Rewarding Honesty and Integrity: The best way to go in Africa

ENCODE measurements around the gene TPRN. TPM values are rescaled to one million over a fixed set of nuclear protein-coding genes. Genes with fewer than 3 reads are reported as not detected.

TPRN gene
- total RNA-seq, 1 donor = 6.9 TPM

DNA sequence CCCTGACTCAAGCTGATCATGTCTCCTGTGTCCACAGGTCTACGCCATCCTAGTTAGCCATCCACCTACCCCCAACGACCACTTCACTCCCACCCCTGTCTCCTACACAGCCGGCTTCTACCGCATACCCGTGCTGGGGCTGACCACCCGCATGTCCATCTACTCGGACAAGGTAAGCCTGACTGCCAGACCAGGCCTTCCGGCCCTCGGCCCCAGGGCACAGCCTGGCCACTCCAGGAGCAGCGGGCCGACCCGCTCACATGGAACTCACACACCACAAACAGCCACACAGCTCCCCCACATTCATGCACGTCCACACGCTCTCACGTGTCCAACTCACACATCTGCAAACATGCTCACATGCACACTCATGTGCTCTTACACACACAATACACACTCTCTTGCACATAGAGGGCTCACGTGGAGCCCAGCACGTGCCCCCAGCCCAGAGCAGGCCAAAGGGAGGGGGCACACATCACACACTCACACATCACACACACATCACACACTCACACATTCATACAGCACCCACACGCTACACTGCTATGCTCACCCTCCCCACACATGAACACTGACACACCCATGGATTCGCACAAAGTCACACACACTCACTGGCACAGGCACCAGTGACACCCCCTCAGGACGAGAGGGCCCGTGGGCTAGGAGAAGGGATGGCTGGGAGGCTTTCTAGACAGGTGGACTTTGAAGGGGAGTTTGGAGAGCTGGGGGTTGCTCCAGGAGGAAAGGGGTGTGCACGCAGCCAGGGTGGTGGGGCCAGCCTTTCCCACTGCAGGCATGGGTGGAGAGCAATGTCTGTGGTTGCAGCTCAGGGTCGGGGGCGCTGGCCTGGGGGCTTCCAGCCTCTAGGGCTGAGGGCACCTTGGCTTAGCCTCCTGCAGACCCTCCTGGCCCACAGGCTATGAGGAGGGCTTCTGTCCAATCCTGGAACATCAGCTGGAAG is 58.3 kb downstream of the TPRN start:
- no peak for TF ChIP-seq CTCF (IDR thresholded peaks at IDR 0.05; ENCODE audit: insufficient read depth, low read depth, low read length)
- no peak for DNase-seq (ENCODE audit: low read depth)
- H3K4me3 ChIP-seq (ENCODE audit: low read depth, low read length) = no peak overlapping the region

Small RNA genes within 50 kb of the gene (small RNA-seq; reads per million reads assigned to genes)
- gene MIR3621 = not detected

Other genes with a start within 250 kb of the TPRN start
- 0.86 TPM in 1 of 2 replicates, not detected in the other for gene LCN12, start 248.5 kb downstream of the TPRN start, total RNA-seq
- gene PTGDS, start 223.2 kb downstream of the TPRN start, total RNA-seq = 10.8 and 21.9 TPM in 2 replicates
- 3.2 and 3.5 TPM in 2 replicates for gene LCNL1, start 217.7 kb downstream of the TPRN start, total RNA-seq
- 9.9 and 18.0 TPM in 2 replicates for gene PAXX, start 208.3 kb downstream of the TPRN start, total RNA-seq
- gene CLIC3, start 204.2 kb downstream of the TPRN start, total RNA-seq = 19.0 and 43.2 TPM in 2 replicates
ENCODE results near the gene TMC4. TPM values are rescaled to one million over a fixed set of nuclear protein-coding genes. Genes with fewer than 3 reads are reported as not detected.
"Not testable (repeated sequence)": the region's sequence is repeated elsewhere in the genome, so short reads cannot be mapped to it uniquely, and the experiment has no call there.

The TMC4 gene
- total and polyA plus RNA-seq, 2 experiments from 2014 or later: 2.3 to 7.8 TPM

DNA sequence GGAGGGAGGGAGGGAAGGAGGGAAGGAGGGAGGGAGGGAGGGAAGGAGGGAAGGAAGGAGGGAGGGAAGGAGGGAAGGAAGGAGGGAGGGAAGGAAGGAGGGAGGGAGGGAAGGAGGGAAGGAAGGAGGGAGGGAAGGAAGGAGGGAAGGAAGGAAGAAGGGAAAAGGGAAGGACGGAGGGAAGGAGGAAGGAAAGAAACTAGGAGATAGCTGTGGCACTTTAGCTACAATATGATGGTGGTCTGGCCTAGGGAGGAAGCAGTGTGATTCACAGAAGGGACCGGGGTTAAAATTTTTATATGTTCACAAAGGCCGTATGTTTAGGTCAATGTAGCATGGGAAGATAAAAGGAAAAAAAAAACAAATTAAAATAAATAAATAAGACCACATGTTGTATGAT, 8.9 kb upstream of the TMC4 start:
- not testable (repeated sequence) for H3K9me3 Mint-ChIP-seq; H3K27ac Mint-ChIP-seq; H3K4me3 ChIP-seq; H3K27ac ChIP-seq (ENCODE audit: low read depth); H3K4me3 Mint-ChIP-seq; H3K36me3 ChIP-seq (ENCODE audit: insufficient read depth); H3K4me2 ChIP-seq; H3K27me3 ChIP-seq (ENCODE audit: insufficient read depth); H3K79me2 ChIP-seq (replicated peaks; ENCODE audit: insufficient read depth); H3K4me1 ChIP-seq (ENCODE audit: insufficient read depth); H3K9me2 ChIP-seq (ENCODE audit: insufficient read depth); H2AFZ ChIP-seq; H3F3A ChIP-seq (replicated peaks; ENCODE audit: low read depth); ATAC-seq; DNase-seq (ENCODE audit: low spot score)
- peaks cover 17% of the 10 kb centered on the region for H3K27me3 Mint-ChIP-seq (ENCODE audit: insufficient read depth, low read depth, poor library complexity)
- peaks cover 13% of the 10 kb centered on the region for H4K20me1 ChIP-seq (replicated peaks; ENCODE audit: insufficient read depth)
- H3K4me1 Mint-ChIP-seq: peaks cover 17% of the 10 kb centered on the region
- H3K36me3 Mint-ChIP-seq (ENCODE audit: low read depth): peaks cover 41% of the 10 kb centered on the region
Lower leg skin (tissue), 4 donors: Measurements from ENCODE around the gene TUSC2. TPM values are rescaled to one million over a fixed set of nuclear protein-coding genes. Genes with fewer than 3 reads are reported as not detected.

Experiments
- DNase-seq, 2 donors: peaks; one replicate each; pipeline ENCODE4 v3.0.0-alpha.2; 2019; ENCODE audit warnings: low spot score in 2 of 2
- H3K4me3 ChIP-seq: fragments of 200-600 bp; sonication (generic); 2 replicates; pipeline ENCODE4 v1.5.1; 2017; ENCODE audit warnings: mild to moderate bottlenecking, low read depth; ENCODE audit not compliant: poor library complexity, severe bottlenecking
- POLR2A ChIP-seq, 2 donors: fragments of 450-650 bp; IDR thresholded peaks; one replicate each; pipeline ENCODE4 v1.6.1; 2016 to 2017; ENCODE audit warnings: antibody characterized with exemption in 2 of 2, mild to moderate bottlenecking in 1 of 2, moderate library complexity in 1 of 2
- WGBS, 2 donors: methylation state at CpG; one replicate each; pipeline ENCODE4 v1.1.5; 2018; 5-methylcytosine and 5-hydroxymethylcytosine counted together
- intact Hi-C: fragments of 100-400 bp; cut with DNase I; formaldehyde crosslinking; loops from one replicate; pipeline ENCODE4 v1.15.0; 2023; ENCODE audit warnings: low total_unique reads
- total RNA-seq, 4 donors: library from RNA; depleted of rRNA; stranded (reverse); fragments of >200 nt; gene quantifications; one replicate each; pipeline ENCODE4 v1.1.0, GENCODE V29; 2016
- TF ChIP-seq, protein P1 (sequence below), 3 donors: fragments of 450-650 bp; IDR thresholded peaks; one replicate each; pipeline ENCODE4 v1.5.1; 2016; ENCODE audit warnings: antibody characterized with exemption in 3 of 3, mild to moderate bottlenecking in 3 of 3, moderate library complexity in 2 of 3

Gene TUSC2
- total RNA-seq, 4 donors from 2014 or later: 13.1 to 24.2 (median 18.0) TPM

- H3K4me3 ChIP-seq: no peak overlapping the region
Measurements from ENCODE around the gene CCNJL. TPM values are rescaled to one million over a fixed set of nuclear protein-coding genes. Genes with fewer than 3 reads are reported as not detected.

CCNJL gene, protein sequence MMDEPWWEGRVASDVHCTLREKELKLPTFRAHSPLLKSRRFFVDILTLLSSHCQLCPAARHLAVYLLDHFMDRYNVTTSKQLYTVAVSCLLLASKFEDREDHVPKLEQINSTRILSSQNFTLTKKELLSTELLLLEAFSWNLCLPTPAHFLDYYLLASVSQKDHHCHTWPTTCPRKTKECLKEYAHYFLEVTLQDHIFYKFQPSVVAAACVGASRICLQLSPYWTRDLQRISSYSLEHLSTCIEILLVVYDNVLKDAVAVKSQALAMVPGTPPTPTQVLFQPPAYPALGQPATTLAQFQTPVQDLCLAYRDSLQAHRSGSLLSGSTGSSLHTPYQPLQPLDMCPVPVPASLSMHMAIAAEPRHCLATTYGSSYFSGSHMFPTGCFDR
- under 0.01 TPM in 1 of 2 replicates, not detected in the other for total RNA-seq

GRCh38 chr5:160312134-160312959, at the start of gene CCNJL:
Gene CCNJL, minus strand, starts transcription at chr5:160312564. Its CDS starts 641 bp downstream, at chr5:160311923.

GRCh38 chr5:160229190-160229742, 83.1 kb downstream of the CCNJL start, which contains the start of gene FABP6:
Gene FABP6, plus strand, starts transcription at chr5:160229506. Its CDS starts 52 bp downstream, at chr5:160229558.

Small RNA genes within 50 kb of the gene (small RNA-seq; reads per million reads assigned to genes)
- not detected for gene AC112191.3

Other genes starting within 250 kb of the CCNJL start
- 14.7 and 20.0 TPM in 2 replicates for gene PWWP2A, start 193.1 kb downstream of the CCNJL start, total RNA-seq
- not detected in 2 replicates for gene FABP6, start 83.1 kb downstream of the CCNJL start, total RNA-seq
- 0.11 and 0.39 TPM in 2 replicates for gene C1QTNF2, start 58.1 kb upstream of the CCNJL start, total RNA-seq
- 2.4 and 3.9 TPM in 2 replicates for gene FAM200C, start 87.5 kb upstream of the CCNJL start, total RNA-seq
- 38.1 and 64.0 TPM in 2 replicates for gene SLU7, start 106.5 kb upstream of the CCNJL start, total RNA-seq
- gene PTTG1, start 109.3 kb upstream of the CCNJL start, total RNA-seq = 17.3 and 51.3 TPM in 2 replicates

Last week, Liberia’s President George Weah honoured an 18-year-old motorcycle taxi rider Emmanuel Tuloe, who found and returned $50,000 (£36,000) to the owner, a businesswoman. President Weah took an exceptional, exemplary and encouraging step by offering the honest lad reward incentives of $10,000, two new motorcycles and a fully-funded scholarship up to the university level. The President equally promised to recognise and award Emmanuel Tuloe with one of Liberia’s highest honours – the order of distinction – for his honesty and integrity. Furthermore, to show her appreciation, the rightful owner of the missing money, Ms Musu Yancy, offered Emmanuel Tuloe cash and goods valued at about $1,500. The act of honesty and integrity and the rewards that came with it lead one to profound, sober reflections and open a can of questions about humans, particularly Africa and its leaders. Tuloe’s extraordinary honesty equally debunks many misconceptions about Africans. Let us get specific facts clearly about the story. The young Emmanuel Tuloe, who found the missing $50,000, is just like any other poor young African boy, facing turbulence of social challenges, struggling to meet both ends. He relies on miserable incomes from his motorcycle riding business, and he had to quit school because he could not afford the school fees. These social trials and injustices would have justified the young Emmanuel Tuloe not returning the missing morning he found. To many, that money was a one-in-life opportunity, which would have changed his life. But the decent chap chose morality and integrity over deceit and nefarious quick financial gains, creating an aura of inculpability and virtue which only a few individuals can achieve. Emmanuel Tuloe did not complete his virtuous act through education. Hardly not. He had virtually none. He dropped out of school for lack of money. But not due to lack of morality. Morality he has. His noble achievement comes from having moral authority and principles to know good and evil and put them into practice. That brings one to our leaders. If the poor Emmanuel Tuloe could resist the naked temptation of pocking the $50,000 he found, why can’t African leaders avoid making themselves slaves to corruption and stealing from the treasury? To become a good and visionary leader, one must first be honest with oneself, without which they can hardly make a meaningful impact in the lives of those they lead. Has it ever occurred to us that our deeds determine us, as much as we determine our deeds? Sadly, we live in a society where political appointments are a quick ticket to the juicy heaven of enrichment and financial sustainability. That should not be the case. Leadership should be a theatre of honesty and integrity, positively empowering citizenry and building confidence in the subjects’ minds. If we could radically change the mindset of both our leaders and their people to this effect and celebrate and fully compensate integrity and good result, we will be on the envious way to progress and self-sustainability because human socio-political and economic salvation rests on integrity and the power of personal character of accountability. The culture of integrity and responsibility bears the fruit of effectiveness and generates a respectful standard that enables further continuous development. When Sudanese-born billionaire Mo Ibrahim established his good-governance foundation in 2006, which focuses on the critical importance of governance and leadership for Africa, he firmly believed that good leadership is tantamount to tangible improvement in the citizenry’s lives. The foundation awards to African former Executive Head of State a mouth-watering payment of $5 million – the world’s largest, exceeding the $1.3m for Nobel Peace Prize – for good governance. To win the prize, the winner must have developed their country, lifted the country from poverty and effectively paved the way for sustainable and equitable prosperity. Furthermore, the leader must show incredible role models for the government and Africa as a whole. Based on the achievements of the leaders, it is expected that Africa continues to benefit from the legacies in terms of experience and expertise left behind by the leader and enable the winner to continue in other public roles in Africa. In a nutshell, the idea behind the Mo Ibrahim Foundation is to inculcate the spirit of good governance, integrity, honesty, persistence, amongst others, which are the much-needed ingredients for a successful and sustainable society and a successful life. Mo Ibrahim award is the benchmark for excellence and good leadership because, with the colossal award price, the former leader/winner would have enough income, apart from the salary and gratuity, to live comfortably after leaving office. Despite the colossal prize of the Mo Ibrahim award, only just a few African leaders, such as former president Joaquim Chissano of Mozambique, Festus Mogae, former leader of Botswana and Pedro Pires, ex-president of Cape Verde have won the prestigious award. An Honorary Laureate award went to Nelson Mandela to recognise his extraordinary leadership qualities and achievements in South Africa and Africa in general. Sadly, many African leaders would instead choose to steal billions from the State coffer; by so doing, they ruin the lives of their subjects and the State in general. No, they prefer not to prove their worth and leave a lasting impression in the subjects’ minds. To achieve meaningful leadership, a leader must add to the lives of those they lead, something which cannot be bought or measured with money but instead by sincerity and integrity. Africa lags in development and good governance because Africans have chosen sycophancy and irresponsibility over integrity and honesty. To move further in the right direction and enter the prestigious stage of development and sustainability, Africans must demand nothing less than the best from their leaders. They must celebrate leaders who have positively impacted their lives and reprimand those who did otherwise. Liberia’s President George Weah has taken significant and encouraging precedence by rewarding the young honest Emmanuel Tuloe for his integrity and exceptional honesty. Others must emulate Mr Weah and the young Tuloe’s integrity and extraordinary honesty to inculcate the spirit of good leadership and sustainable development on the continent. We must celebrate the young Emmanuel Tuloe’s “exceptional sense of morality and good citizenship,” as President George Weah puts it, both in Liberia and beyond. On the other hand, Africa must set a leadership bar and accept nothing less than Emmanuel Tuloe’s target and reward leaders and citizens who have excelled in their duty handsomely. By so doing, Africans will firmly put honesty and integrity over personal gains and aggrandisement. That means doing the right thing in an honest incorruptible way. In the end, it should not be about how much wealth one has acquired, but the integrity and ability to do the right things – even when no one is watching – that affect those around us positively. There is no better way to create the spirit of stainable development – socially, mentally, politically, economically – than to encourage and reward honesty and integrity.